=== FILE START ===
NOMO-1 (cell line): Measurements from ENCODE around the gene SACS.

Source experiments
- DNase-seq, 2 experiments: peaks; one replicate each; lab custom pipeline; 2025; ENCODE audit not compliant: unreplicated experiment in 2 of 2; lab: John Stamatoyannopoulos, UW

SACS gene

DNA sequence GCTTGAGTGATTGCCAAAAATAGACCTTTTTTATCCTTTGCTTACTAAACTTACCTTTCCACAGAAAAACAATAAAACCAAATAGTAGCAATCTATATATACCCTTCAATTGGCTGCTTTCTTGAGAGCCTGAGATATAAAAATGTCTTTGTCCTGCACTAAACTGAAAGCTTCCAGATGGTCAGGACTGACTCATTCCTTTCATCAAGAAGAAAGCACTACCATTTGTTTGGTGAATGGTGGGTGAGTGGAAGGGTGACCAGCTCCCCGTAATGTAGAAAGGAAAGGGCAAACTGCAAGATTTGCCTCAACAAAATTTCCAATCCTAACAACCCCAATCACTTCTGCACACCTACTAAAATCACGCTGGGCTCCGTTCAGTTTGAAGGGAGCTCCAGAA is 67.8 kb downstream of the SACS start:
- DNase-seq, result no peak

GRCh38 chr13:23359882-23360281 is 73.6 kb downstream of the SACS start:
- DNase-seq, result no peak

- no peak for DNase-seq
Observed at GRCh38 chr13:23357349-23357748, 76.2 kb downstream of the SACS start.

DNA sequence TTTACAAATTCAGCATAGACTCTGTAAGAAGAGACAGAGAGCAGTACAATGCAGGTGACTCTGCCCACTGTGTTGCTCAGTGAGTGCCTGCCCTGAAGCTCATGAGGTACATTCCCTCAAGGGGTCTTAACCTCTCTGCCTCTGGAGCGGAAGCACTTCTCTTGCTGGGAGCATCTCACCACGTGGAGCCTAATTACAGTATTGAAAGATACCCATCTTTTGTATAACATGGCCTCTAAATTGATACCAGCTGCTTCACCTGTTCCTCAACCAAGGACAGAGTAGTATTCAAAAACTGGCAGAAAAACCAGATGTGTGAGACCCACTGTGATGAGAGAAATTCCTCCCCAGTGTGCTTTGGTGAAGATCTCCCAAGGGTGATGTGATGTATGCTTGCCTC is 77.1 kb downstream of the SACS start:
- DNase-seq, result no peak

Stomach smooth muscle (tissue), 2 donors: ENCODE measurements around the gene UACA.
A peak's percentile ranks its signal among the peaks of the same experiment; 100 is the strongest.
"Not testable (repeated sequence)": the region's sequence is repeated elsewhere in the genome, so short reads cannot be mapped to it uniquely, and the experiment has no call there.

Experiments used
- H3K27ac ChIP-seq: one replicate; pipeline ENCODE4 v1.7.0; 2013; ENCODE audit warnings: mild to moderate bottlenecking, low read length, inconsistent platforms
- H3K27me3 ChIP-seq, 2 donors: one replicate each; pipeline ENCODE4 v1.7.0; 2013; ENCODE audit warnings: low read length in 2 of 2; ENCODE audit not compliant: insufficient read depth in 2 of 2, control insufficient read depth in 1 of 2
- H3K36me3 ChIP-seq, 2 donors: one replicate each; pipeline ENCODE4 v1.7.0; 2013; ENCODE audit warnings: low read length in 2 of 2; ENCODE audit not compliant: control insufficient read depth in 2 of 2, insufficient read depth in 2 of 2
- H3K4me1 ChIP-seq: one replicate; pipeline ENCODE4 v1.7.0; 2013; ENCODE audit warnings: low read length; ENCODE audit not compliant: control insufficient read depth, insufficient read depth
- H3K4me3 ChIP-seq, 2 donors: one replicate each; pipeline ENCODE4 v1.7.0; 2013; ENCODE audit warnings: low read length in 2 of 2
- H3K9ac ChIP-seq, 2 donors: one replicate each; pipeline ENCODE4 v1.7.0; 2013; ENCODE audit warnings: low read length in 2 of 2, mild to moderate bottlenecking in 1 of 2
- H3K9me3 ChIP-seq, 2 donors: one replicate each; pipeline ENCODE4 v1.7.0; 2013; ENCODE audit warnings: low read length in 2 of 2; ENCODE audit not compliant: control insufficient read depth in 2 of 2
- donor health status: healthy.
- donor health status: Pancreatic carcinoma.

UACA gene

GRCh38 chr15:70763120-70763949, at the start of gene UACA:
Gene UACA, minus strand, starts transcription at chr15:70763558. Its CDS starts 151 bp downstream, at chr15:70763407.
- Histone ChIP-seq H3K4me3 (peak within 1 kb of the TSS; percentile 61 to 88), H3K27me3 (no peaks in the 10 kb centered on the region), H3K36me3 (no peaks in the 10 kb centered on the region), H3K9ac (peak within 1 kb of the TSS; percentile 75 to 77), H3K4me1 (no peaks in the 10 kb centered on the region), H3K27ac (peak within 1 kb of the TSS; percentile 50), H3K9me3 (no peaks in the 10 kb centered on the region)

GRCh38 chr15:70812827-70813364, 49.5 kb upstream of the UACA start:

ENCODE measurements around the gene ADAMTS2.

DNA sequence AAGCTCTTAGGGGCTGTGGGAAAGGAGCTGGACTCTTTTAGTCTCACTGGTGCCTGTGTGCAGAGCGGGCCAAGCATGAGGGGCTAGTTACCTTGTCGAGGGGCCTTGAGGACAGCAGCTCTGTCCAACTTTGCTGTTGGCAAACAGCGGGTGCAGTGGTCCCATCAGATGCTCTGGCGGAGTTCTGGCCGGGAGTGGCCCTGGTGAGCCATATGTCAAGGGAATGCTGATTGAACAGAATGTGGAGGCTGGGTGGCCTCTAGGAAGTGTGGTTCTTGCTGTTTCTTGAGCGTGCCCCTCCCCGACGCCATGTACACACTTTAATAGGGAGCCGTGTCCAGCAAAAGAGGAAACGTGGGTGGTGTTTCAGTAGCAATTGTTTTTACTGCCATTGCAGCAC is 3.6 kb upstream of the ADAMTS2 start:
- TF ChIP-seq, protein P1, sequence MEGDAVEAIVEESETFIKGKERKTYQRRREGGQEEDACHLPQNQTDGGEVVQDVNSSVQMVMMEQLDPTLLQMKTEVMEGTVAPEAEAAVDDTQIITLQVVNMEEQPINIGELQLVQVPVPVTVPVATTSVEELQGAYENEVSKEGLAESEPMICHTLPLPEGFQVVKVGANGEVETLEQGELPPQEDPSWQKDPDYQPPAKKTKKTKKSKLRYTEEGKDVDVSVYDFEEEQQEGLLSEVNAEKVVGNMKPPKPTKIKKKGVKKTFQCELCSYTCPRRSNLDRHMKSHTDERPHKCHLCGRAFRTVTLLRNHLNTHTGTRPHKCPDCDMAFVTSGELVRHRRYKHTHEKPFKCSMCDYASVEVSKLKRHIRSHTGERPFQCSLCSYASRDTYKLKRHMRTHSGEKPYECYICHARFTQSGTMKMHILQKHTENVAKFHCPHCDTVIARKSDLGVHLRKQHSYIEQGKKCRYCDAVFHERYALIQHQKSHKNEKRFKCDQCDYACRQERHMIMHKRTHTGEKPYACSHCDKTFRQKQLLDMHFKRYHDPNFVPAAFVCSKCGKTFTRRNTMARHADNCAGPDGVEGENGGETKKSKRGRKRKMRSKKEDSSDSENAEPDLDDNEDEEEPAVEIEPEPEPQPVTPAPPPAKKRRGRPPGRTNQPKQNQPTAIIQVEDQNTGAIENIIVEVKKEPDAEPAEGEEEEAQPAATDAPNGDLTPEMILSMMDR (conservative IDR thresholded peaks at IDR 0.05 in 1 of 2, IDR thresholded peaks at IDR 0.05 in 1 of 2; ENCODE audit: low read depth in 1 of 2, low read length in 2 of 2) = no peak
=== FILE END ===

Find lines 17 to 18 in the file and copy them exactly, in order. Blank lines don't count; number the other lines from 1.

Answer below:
- H3K27ac ChIP-seq: one replicate; pipeline ENCODE4 v1.7.0; 2013; ENCODE audit warnings: mild to moderate bottlenecking, low read length, inconsistent platforms
- H3K27me3 ChIP-seq, 2 donors: one replicate each; pipeline ENCODE4 v1.7.0; 2013; ENCODE audit warnings: low read length in 2 of 2; ENCODE audit not compliant: insufficient read depth in 2 of 2, control insufficient read depth in 1 of 2